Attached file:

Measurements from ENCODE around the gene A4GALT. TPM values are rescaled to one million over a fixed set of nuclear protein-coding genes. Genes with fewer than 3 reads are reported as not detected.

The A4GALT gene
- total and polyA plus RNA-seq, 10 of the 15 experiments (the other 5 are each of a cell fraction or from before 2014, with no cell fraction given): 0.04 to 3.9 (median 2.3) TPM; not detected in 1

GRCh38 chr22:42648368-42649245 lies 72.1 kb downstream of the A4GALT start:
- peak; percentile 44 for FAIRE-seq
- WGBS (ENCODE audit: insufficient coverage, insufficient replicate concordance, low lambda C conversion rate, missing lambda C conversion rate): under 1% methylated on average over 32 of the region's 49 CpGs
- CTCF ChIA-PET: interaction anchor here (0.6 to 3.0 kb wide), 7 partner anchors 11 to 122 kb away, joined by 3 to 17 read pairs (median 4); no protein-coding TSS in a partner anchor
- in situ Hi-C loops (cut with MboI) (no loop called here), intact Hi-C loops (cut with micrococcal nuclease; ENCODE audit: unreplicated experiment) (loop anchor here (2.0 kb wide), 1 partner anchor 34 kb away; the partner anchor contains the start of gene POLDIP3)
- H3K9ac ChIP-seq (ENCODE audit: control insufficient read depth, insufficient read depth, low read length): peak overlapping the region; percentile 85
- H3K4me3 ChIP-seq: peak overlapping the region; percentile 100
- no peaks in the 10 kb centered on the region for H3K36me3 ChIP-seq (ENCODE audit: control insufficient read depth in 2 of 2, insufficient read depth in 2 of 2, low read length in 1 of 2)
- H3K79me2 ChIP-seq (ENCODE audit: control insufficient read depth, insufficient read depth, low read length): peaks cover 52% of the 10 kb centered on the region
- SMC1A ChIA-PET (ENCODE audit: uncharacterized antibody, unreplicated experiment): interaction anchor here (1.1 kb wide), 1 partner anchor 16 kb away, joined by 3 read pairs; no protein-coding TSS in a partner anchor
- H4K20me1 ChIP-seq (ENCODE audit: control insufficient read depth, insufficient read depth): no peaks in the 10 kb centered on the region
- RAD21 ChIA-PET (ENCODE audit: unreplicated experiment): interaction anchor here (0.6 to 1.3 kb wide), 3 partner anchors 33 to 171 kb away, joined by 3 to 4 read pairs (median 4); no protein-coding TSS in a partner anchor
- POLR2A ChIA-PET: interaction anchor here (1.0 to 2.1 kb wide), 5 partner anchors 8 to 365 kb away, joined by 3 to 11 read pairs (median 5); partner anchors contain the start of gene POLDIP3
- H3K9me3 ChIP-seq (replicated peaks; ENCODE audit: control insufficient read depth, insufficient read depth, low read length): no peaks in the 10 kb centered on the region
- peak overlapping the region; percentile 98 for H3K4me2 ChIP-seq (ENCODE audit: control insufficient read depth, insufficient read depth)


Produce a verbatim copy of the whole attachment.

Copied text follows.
Measurements from ENCODE around the gene A4GALT. TPM values are rescaled to one million over a fixed set of nuclear protein-coding genes. Genes with fewer than 3 reads are reported as not detected.

The A4GALT gene
- total and polyA plus RNA-seq, 10 of the 15 experiments (the other 5 are each of a cell fraction or from before 2014, with no cell fraction given): 0.04 to 3.9 (median 2.3) TPM; not detected in 1

GRCh38 chr22:42648368-42649245 lies 72.1 kb downstream of the A4GALT start:
- peak; percentile 44 for FAIRE-seq
- WGBS (ENCODE audit: insufficient coverage, insufficient replicate concordance, low lambda C conversion rate, missing lambda C conversion rate): under 1% methylated on average over 32 of the region's 49 CpGs
- CTCF ChIA-PET: interaction anchor here (0.6 to 3.0 kb wide), 7 partner anchors 11 to 122 kb away, joined by 3 to 17 read pairs (median 4); no protein-coding TSS in a partner anchor
- in situ Hi-C loops (cut with MboI) (no loop called here), intact Hi-C loops (cut with micrococcal nuclease; ENCODE audit: unreplicated experiment) (loop anchor here (2.0 kb wide), 1 partner anchor 34 kb away; the partner anchor contains the start of gene POLDIP3)
- H3K9ac ChIP-seq (ENCODE audit: control insufficient read depth, insufficient read depth, low read length): peak overlapping the region; percentile 85
- H3K4me3 ChIP-seq: peak overlapping the region; percentile 100
- no peaks in the 10 kb centered on the region for H3K36me3 ChIP-seq (ENCODE audit: control insufficient read depth in 2 of 2, insufficient read depth in 2 of 2, low read length in 1 of 2)
- H3K79me2 ChIP-seq (ENCODE audit: control insufficient read depth, insufficient read depth, low read length): peaks cover 52% of the 10 kb centered on the region
- SMC1A ChIA-PET (ENCODE audit: uncharacterized antibody, unreplicated experiment): interaction anchor here (1.1 kb wide), 1 partner anchor 16 kb away, joined by 3 read pairs; no protein-coding TSS in a partner anchor
- H4K20me1 ChIP-seq (ENCODE audit: control insufficient read depth, insufficient read depth): no peaks in the 10 kb centered on the region
- RAD21 ChIA-PET (ENCODE audit: unreplicated experiment): interaction anchor here (0.6 to 1.3 kb wide), 3 partner anchors 33 to 171 kb away, joined by 3 to 4 read pairs (median 4); no protein-coding TSS in a partner anchor
- POLR2A ChIA-PET: interaction anchor here (1.0 to 2.1 kb wide), 5 partner anchors 8 to 365 kb away, joined by 3 to 11 read pairs (median 5); partner anchors contain the start of gene POLDIP3
- H3K9me3 ChIP-seq (replicated peaks; ENCODE audit: control insufficient read depth, insufficient read depth, low read length): no peaks in the 10 kb centered on the region
- peak overlapping the region; percentile 98 for H3K4me2 ChIP-seq (ENCODE audit: control insufficient read depth, insufficient read depth)